This compelling environmental horror story should stop us in our tracks

Brief reviews of: Iceapelago by Peter Brennan; The Dressing Up Box by David Constantine; Half Lives: The Unlikely History of Radium by Lucy Jane Santos

By Peter Brennan, £10.99
At the outset of any decent disaster narrative, members of the global scientific community start to notice anomalies and Dr Peter Brennan's first novel is no different. Researchers in the Canary Islands, scientists on the Greenland ice sheet and the crew of a manned submersible off Ireland's continental shelf begin to detect an impending environmental catastrophe and Iceapelago, a group of islands surrounded by ice, is formed. These days, any fiction title tackling the concept and consequences of climate change (and our seemingly eternal capacity to ignore them) doesn't have the luxury of a fictional outlook. These narratives depend on being backed up by quantifiable research and Brennan excels in this; his book is authoritative in its tone and content, if a little lacking in storytelling finesse. A compelling environmental horror story that should stop us in our collective tracks. – Becky Long

The Dressing Up Box
By David Constantine
Comma Press, £9.99
It seems sometimes that poets have an easier time with the short story medium than others might. This is especially true for David Constantine, the celebrated British poet and writer. Gifted with the ability to arrest his reader with powerful yet understated imagery, any new collection from Constantine is an occasion and his latest is no exception. A group of children are traumatised by their wartime experiences, the horrors of racism throb through quiet conversations; grief unfolds in whispers between friends. These are intense emotional vignettes, powerful precisely because of their unsettling quality, offering, as all well-crafted short stories should, a momentary insight into a world that cannot possibly be captured in words, but must instead be relayed in textures, gestures, moments. Compelling and luminous, these stories ask much of the reader but offer even more in return. – Becky Long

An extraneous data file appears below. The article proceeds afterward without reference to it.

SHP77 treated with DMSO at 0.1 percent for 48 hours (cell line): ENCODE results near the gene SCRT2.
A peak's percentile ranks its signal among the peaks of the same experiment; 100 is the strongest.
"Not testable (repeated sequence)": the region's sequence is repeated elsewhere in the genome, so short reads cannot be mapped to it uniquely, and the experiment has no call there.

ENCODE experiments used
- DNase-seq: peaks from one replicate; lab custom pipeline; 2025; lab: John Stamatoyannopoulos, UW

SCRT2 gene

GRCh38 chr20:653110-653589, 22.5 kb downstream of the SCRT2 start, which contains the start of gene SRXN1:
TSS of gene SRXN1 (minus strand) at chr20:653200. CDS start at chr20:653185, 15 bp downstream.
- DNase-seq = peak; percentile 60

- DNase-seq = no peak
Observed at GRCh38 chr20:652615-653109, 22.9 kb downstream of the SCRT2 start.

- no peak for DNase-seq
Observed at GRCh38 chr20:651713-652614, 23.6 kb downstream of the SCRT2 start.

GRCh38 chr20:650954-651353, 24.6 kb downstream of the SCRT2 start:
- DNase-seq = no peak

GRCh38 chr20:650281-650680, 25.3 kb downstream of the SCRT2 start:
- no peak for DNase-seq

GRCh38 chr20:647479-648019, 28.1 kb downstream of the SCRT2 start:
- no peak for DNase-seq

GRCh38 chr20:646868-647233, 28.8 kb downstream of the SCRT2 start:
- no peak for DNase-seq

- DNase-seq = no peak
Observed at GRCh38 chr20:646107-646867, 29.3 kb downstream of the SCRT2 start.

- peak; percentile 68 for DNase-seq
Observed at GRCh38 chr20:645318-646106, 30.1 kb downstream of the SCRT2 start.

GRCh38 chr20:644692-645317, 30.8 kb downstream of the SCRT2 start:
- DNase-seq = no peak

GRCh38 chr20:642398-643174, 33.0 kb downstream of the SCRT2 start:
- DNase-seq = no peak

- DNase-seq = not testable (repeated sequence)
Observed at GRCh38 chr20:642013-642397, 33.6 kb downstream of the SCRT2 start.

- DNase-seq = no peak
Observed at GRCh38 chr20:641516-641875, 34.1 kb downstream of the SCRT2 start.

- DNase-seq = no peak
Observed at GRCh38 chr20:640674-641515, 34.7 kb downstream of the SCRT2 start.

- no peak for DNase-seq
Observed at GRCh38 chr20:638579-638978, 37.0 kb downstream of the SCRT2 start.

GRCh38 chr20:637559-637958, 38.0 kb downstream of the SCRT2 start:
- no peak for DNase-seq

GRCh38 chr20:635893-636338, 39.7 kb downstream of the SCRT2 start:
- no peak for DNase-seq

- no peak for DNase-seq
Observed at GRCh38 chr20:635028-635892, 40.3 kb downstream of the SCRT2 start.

Half Lives: The Unlikely History of Radium
By Lucy Jane Santos
Icon Books, £16.99
We're all radiophobes today in the sense that we're wary of artificial radioactivity but this book is about a time when it was revered, not feared. Of the radioactive elements discovered in the late 19th century, radium had the greatest impact and became "the focus of public fascination and of entrepreneurial zeal". Thermal-spa centres; mineral salts; bottled water; glow-in-the-dark paint for watches and clocks; skin creams and a host of beauty, anti-ageing and anti-wrinkle products; health-ray lamps; bulbs; tablets; and toothpaste, all proclaimed the benefits of their radium-containing products. Cigarettes, shoe dye and even condoms claimed to contain it, although they didn't and bogus products such as Radol claimed cures for cancer, consumption and TB. The story of this supposed cure-all in everyday 20th century life is fascinating and well told. – Brian Maye

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